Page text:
HMS Harrier (1854)

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HMS Cruizer (1854).jpg
Cruizer, sister-ship to Harrier
Royal Navy EnsignUnited Kingdom
Name: HMS Harrier
Ordered: 18 July 1851[1]
Builder: Pembroke Dockyard
Laid down: November 1851[1]
Launched: 13 May 1854
Commissioned: 3 November 1854[1]
Decommissioned: 1866
Fate: Broken up at Portsmouth in 1866
General characteristics
Class and type: Cruizer-class screw sloop
Displacement: 1,045 tons [1]
Tons burthen: 747 51/94 bm[1]
  • 160 ft (49 m) (gundeck)
  • 140 ft 1.75 in (42.7165 m) (keel)
Beam: 31 ft 10 in (9.70 m)[1]
Depth of hold: 17 ft 6 in (5.33 m)[1]
Installed power:
  • Two-cylinder horizontal single-expansion steam engine
  • Single screw[1]
Sail plan: Barque-rigged
Speed: 8.3 kn (15.4 km/h)
  • One 32-pdr (56cwt) pivot gun
  • Sixteen 32-pdr (32cwt) carriage guns

HMS Harrier was a Royal Navy Cruizer-class screw sloop launched in 1854. She took part in the Crimean War, served on the Australia Station and took part in the New Zealand Wars. She was broken up in 1865


Harrier was launched on 13 May 1854 from Pembroke Dockyard.[2]

Service history[edit]

Crimean War[edit]

From 1854 to 1856 Harrier took part in the Crimean War as part of the naval force in the Baltic Sea. She served on the South Atlantic Station before refitting in Portsmouth in 1860.[3]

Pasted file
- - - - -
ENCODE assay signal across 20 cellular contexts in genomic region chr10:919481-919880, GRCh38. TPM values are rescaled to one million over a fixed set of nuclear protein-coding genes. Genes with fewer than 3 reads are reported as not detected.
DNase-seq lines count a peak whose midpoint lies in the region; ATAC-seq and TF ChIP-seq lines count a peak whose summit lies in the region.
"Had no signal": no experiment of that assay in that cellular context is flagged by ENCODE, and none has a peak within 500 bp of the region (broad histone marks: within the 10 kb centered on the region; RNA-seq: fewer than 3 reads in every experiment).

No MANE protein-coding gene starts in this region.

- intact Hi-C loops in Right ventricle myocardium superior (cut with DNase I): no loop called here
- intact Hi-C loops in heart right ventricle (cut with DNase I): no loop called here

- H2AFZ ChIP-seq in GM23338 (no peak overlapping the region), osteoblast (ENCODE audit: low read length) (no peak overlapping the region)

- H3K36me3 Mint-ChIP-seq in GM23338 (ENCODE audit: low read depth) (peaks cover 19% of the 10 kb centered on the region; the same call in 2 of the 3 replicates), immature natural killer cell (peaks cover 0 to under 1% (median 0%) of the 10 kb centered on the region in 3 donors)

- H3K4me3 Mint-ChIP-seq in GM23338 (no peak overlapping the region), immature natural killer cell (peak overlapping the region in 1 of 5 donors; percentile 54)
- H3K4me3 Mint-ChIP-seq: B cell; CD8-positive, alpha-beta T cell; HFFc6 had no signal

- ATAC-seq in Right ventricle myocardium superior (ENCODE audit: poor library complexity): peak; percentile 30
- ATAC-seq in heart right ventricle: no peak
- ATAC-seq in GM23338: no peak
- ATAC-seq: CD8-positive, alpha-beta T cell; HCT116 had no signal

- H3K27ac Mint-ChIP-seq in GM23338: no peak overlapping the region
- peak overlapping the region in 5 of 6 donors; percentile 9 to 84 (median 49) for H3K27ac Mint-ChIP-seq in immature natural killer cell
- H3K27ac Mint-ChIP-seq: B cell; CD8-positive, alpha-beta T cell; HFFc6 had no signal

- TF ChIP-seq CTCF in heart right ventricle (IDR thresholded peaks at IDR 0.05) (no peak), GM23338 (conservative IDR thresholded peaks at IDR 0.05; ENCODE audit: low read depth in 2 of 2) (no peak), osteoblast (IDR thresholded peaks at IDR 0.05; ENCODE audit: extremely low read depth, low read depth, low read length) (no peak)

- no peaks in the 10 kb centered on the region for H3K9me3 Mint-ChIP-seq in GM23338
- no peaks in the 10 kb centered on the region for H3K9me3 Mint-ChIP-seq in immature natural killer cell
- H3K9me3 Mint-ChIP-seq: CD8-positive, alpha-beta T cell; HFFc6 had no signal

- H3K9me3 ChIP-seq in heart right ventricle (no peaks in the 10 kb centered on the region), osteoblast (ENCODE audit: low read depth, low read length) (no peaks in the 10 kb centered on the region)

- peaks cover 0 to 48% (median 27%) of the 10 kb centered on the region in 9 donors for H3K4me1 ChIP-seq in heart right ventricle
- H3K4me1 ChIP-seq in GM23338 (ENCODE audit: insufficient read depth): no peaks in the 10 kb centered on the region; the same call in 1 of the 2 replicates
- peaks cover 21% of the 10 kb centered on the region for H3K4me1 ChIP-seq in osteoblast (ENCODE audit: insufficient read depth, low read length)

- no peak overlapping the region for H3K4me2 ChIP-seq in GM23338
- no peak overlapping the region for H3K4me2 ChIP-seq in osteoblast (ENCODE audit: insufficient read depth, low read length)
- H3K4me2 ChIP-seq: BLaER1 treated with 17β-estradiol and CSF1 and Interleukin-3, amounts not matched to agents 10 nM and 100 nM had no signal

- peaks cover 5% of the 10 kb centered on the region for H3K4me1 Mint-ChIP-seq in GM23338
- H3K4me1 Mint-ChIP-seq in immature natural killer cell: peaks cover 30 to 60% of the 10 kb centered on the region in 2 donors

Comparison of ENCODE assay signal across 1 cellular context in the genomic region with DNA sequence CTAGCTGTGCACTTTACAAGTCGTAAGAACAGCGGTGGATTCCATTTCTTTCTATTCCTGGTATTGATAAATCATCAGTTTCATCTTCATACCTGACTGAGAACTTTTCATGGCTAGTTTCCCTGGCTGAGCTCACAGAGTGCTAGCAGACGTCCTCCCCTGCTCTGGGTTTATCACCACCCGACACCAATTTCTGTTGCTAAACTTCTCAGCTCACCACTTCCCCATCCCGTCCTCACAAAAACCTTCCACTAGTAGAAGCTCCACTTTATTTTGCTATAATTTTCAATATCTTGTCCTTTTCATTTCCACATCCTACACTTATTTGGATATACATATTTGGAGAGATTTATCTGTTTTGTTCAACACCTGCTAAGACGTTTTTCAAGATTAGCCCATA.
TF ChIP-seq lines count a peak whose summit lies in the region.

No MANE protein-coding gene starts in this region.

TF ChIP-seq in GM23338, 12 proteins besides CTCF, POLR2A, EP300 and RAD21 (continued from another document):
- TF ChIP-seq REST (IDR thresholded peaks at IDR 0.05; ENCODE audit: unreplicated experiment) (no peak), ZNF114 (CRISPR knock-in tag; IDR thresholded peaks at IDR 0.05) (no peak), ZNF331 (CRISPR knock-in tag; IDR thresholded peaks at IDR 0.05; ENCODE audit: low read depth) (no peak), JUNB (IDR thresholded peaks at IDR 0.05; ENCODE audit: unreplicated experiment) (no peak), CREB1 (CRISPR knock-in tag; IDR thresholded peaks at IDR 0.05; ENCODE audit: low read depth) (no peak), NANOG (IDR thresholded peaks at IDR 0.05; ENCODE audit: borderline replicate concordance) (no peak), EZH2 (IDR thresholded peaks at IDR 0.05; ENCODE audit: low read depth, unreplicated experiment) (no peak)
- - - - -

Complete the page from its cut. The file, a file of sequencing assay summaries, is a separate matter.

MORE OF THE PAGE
Australia station[edit]

She recommissioned on 29 October 1860 for the Australia Station. She undertook a punitive action against Fijian natives in 1863.

New Zealand Wars[edit]

The action for which Samuel Mitchell was awarded the Victoria Cross

She took part in the rescue operations when HMS Orpheus was wrecked in Manukau Harbour, New Zealand and was also grounded but was refloated. She undertook operations during the Invasion of Waikato and the Tauranga Campaign in New Zealand. Her captain, Commander Edward Hay, was killed on 30 April 1864 during the storming of Gate Pā,[3] and his coxswain, Samuel Mitchell, was awarded the Victoria Cross for his bravery.


Harrier paid off at Portsmouth on 31 March 1865 and was broken up the next year.[1]


  1. ^ a b c d e f g h i j Winfield (2004) pp.213-215
  2. ^ Bastock, p.34.
  3. ^ a b "HMS Harrier". Retrieved 17 March 2010.